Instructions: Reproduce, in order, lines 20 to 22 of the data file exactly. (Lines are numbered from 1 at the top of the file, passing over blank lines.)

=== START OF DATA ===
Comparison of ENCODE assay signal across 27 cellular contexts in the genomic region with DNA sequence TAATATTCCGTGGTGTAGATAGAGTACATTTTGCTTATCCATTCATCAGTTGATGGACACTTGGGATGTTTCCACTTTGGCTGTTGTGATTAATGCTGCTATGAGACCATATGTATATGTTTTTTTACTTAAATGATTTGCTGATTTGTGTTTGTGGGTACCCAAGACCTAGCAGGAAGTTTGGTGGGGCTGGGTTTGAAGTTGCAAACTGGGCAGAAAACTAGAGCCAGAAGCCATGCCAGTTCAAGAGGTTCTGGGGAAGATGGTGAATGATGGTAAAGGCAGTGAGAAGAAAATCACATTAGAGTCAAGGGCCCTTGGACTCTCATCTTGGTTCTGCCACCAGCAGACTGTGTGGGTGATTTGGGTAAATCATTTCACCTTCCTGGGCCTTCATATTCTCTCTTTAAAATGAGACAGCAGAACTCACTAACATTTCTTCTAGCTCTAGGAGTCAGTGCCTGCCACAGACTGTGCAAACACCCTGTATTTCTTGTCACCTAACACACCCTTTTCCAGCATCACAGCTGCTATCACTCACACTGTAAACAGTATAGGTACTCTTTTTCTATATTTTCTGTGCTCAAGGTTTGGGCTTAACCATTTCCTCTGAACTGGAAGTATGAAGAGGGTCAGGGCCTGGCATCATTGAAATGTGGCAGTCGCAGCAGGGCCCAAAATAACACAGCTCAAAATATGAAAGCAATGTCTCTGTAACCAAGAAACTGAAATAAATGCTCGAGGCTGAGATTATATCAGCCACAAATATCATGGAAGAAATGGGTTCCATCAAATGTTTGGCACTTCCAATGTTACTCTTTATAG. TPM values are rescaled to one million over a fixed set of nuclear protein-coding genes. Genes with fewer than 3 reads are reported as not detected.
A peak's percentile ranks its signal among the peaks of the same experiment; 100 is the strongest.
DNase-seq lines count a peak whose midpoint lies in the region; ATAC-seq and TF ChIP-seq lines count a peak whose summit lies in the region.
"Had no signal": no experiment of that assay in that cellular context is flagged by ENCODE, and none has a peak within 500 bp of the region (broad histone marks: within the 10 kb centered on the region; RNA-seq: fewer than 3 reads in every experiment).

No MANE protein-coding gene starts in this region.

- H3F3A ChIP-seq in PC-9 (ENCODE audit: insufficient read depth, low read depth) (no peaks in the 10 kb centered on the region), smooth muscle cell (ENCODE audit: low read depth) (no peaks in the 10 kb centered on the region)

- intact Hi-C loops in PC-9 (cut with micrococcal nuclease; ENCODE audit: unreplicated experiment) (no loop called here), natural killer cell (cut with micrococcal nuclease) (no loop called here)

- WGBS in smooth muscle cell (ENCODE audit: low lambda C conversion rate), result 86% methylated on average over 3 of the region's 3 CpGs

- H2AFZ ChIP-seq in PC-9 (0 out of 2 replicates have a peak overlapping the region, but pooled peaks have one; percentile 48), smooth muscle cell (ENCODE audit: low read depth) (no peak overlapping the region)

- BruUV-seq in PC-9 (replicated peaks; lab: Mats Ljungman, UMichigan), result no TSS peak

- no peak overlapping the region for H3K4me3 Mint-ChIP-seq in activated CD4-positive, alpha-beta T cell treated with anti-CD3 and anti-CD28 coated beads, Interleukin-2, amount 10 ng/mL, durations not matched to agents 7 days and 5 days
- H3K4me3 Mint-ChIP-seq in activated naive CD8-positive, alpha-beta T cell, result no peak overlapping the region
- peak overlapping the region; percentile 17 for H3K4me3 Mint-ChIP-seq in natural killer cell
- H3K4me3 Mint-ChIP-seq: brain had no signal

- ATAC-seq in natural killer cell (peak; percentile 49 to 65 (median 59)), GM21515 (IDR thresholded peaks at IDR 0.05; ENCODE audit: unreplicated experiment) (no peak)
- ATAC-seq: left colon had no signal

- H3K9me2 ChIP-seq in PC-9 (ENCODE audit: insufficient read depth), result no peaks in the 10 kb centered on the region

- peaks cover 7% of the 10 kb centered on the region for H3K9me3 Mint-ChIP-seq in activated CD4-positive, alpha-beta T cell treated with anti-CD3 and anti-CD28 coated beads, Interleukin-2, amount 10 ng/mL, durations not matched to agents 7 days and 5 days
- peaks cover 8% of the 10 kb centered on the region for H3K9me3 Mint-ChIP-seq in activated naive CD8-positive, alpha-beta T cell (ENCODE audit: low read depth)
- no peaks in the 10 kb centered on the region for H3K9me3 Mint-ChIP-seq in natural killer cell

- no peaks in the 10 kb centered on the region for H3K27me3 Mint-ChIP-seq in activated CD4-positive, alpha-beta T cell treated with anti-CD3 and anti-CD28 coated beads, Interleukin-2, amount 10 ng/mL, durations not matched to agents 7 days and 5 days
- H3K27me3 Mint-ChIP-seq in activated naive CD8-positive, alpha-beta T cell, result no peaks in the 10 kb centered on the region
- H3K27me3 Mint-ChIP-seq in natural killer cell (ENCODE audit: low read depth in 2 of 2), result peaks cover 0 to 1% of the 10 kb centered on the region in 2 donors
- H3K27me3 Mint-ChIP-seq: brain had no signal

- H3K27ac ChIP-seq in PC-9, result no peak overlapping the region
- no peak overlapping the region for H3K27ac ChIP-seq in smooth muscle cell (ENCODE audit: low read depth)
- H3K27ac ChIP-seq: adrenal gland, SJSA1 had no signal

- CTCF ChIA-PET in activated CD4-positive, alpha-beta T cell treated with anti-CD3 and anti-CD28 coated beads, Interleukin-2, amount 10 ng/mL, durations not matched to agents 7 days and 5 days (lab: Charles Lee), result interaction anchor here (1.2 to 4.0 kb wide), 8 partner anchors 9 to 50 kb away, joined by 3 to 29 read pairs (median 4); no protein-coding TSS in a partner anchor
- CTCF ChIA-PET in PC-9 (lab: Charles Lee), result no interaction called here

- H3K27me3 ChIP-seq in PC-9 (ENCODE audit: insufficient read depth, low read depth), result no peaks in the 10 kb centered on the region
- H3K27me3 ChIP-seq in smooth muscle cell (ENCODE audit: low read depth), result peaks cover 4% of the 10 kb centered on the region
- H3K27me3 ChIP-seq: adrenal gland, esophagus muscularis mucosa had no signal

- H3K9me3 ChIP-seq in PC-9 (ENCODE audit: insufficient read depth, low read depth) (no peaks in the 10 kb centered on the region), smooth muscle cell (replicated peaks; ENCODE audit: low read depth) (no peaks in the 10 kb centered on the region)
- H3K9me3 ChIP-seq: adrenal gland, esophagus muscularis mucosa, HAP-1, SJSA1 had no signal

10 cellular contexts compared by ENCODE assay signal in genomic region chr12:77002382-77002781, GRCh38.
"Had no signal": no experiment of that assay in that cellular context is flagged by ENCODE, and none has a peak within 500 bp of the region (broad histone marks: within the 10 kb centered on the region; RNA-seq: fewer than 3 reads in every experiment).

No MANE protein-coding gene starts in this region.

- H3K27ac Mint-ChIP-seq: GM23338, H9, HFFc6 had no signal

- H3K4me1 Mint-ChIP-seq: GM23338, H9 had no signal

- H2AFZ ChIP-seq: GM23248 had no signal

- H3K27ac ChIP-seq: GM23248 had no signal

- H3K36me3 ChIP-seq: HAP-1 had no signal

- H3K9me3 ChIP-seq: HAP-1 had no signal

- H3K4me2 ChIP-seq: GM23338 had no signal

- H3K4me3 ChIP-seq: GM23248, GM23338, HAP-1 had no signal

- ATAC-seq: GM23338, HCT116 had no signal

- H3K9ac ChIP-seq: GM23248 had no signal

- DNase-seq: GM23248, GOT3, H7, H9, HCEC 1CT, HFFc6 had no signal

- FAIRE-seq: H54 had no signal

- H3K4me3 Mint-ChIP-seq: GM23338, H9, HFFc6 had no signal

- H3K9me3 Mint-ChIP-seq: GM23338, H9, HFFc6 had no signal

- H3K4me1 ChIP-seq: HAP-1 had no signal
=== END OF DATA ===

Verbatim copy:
- no peaks in the 10 kb centered on the region for H3K9me3 Mint-ChIP-seq in natural killer cell

- no peaks in the 10 kb centered on the region for H3K27me3 Mint-ChIP-seq in activated CD4-positive, alpha-beta T cell treated with anti-CD3 and anti-CD28 coated beads, Interleukin-2, amount 10 ng/mL, durations not matched to agents 7 days and 5 days
- H3K27me3 Mint-ChIP-seq in activated naive CD8-positive, alpha-beta T cell, result no peaks in the 10 kb centered on the region